Unfortunately, two kids decided to quit the team. One of them quit because he felt like basketball wasn’t his ‘thing’. The other kid quit because he wanted to concentrate on baseball. Honestly, I think they quit because they either feel like I had failed them as a coach or because they were tired of playing for a team that seemed like they were okay with losing. Whatever the reason, I know that the former is true – I completely failed them as a coach. That’s hard to swallow because one of the primary principles of coaching is making sure that your players enjoy the experience enough to want to come back despite the hardships.

Where to from here? We close out the season playing as hard as we possibly can, chalk it up for what it is and hope that the next time they end up on a recreation league roster for the Lehi Legacy Center, that they don’t see their names next to Coach Matua on the list. Personally, I need to re-evaluate my coaching style, my philosophy and perhaps say ‘No’ the next time I’m asked to coach a rec-league basketball team. I would love the chance to try again, but only time will tell.

6 thoughts on “I failed them and I’m sorry

  1. Sole, don’t be so hard on yourself. I’m sure you’re an awesome coach. Win or lose, what’s important, is that the kids know U were always there for them and are proud of them no matter what. How U treat those boys off and on the court is what will stick with them regardless where they end up in life! Some kids you’re coaching right now may come from broken homes and basketball is their way of venting and that’s why they’re there. Some kids may not have father figures and they look up to whatever advise you may give them, whether it’s on the court or off….regardless, I know you did well with them…it just takes time, that’s all. 🙂

    1. I hear ya but it’s still tough and yes I tend to be tough on myself when I know there is something that I could have done to improve our record and performance. I’ve learned some valuable lessons this go around. I hope they can find lessons of their own from this season. Thanks for visiting Carol!

  2. I agree with Carol. Don’t be so hard on yourself. You win some, lose some too. My fave coaches both on and off the field were the ones who yelled and pushed me to give my best. It wasn’t always about winning that mattered but that I knew the basics fundamentals as dad used to call it. Learn the basics and then when you master the basics you can do your fancy “Michael Jordan” moves. LOL! ah the memories. Knowing that my coaches cared about me really is what made the difference for me. I also agree that you probably made more of an impact on those kids than you’ll ever know. Keep at it. Its not always the win that matters. Plus there’s always next season right bro? 🙂 Keep your head up!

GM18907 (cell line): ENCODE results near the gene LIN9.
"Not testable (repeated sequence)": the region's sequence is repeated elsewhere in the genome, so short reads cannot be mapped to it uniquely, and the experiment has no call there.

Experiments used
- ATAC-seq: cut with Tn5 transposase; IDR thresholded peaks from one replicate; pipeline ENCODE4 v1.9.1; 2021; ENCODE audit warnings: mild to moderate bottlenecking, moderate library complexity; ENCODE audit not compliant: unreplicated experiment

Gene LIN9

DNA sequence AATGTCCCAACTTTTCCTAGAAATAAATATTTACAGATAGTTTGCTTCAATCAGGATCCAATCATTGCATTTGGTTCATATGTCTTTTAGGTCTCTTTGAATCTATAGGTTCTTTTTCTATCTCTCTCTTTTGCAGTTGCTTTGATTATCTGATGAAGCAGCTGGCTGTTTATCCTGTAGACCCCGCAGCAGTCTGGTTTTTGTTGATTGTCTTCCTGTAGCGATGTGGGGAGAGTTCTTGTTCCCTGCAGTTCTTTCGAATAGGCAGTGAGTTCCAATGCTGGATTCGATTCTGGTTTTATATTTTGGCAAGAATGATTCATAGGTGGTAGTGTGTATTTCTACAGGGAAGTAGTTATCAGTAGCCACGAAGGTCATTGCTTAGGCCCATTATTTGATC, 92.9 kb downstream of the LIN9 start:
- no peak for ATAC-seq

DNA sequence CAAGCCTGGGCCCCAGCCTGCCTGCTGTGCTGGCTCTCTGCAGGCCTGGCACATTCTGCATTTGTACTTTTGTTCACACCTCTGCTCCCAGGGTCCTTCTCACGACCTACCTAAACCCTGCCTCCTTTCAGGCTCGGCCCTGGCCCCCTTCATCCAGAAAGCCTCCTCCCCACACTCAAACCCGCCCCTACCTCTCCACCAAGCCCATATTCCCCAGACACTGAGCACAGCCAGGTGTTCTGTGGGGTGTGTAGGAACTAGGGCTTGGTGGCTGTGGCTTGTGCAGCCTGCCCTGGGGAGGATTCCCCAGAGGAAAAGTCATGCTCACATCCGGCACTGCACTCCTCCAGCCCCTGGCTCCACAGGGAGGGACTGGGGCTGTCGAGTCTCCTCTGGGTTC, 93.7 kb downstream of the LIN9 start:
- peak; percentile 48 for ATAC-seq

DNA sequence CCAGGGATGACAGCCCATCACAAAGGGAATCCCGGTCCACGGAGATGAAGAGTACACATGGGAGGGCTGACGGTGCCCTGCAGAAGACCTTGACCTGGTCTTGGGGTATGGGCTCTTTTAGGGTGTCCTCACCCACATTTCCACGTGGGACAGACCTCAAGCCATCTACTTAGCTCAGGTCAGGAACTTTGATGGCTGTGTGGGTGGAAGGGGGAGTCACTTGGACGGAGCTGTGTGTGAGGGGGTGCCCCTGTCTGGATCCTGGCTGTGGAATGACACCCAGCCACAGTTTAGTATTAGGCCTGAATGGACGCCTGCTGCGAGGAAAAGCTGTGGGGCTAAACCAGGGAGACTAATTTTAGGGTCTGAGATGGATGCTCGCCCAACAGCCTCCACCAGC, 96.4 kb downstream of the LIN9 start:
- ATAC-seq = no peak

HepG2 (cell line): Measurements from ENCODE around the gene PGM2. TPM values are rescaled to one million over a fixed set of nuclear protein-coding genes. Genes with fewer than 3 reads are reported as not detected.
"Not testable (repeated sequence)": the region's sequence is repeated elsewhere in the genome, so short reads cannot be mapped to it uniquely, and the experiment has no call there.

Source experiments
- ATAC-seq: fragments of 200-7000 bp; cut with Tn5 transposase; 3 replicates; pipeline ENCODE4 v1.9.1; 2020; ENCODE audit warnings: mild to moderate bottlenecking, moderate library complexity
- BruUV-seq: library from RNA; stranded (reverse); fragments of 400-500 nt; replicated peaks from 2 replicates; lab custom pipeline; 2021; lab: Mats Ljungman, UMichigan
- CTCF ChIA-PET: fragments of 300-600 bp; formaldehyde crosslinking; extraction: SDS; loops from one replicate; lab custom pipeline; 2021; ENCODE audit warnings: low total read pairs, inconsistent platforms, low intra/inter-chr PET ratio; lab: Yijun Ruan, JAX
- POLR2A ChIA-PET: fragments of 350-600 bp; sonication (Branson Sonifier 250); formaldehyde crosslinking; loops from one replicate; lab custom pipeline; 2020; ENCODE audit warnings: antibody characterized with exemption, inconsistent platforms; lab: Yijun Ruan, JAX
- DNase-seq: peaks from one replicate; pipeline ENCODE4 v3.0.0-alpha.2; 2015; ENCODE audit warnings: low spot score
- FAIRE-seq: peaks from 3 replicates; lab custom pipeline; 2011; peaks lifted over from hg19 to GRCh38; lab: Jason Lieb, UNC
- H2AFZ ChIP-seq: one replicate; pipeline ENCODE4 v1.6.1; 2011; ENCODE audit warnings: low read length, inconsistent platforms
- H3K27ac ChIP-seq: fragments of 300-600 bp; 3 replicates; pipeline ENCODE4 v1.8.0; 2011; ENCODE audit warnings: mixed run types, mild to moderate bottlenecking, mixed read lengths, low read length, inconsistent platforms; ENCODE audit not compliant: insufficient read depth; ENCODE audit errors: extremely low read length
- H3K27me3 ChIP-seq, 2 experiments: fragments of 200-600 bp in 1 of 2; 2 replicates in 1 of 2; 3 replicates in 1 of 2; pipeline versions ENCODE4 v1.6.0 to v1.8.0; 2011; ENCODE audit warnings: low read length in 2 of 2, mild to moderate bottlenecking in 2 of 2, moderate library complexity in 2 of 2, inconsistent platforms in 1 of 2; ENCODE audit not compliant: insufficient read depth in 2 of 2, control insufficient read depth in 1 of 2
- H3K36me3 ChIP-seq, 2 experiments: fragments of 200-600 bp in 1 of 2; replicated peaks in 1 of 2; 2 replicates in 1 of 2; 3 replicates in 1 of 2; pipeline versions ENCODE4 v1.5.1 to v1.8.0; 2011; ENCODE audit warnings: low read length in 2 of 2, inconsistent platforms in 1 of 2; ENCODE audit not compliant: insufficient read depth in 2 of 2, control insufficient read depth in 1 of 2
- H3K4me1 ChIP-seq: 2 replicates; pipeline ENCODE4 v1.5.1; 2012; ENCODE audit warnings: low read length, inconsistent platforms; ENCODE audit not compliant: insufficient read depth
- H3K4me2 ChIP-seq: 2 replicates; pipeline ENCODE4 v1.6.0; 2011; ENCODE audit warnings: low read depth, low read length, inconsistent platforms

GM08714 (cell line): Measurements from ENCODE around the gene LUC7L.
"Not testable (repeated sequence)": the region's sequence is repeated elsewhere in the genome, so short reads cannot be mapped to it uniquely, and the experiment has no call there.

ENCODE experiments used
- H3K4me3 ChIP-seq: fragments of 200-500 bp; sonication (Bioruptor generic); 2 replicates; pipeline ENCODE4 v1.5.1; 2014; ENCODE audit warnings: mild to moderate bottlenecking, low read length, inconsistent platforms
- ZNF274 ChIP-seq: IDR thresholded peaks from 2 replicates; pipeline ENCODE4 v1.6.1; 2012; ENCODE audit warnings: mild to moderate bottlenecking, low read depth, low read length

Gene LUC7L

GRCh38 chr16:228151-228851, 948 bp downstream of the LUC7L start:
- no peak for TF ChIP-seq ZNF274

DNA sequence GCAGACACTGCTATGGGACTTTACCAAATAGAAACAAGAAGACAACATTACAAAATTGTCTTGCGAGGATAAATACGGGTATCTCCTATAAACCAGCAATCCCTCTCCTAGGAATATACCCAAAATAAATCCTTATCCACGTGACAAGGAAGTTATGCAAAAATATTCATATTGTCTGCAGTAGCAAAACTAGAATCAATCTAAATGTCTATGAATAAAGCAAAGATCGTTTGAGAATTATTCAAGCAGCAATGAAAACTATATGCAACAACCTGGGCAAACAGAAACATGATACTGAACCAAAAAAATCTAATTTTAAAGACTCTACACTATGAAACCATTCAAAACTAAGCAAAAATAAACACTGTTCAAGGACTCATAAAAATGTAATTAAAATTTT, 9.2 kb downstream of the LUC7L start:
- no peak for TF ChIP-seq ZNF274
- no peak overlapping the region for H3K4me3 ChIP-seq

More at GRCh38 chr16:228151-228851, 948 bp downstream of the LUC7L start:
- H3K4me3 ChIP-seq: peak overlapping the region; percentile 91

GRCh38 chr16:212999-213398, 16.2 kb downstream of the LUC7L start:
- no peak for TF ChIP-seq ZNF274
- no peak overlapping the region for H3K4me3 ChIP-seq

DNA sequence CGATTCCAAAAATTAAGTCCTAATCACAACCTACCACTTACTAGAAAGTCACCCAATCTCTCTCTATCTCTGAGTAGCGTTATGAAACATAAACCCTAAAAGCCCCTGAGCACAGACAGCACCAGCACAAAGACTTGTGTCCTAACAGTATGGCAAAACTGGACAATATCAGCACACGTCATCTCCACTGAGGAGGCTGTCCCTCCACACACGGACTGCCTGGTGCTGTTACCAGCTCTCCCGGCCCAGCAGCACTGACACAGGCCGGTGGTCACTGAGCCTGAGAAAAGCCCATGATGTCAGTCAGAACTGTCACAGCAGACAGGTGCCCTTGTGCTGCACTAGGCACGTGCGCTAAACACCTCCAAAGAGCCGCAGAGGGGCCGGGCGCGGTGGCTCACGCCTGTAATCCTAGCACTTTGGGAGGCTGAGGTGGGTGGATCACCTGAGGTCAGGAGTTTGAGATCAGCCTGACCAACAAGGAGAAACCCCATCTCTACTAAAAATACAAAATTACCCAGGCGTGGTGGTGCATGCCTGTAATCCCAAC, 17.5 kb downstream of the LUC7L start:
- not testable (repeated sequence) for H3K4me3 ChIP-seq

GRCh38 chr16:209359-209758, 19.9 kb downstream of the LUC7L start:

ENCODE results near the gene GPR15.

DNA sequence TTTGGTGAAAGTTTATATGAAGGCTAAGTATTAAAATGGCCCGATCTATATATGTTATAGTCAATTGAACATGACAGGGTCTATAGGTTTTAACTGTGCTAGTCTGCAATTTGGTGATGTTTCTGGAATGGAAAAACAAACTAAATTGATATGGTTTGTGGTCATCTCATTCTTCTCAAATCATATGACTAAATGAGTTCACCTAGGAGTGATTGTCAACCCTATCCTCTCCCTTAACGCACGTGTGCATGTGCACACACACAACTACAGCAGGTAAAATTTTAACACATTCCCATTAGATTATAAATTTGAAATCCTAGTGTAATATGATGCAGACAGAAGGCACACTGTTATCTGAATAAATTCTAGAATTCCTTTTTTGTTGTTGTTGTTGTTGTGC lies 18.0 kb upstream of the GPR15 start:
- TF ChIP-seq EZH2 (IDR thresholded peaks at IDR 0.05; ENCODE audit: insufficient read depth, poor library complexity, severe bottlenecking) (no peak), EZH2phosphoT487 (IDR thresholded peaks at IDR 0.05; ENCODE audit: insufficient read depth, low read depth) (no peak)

thanks for the timely blog. I am about to assist with the high school girls basketball team and I realized last week that I tend to yell when I get impatient. hmmm! lol! wonder where I got that trait from. I needed to read this today. thanks!


  3. don’t be tough on yourself. kids will be kids and boys will be boys. i used to be an after-school tutor for intermediate and high school kids, and one little “punk” in particular asked to have another tutor after a session of him and i just not getting anything done. yeah, i felt bad, and the new tutor got through to him much easier than i did. but by the end of that semester, when he told me his grades went up, that was all that mattered to me. i know i’m a good tutor and i felt like a failure for a time, but in the end, it was about him, not me. i’m glad that he had the common sense to take initiative in his own studies and request a tutor that would help his grades soar, and i’m glad that, in the end, everything worked out where it was supposed to. so for whatever real reason your two boys left the team, just know that it’ll be ok in the end. you can (and should) always work on the future; just when you’re done, let the past go.

    1. Great example! I would imagine that its much tougher as a teacher/tutor but good on you for recognizing that its the child who comes first. Thanks for visiting and I hope you’ll come back for more.